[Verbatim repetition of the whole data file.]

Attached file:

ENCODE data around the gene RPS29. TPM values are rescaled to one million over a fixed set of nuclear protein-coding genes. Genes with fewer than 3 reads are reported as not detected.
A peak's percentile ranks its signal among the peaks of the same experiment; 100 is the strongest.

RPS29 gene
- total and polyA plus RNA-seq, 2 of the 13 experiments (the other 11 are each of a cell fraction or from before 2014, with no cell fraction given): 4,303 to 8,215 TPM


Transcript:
ENCODE data around the gene RPS29. TPM values are rescaled to one million over a fixed set of nuclear protein-coding genes. Genes with fewer than 3 reads are reported as not detected.
A peak's percentile ranks its signal among the peaks of the same experiment; 100 is the strongest.

RPS29 gene
- total and polyA plus RNA-seq, 2 of the 13 experiments (the other 11 are each of a cell fraction or from before 2014, with no cell fraction given): 4,303 to 8,215 TPM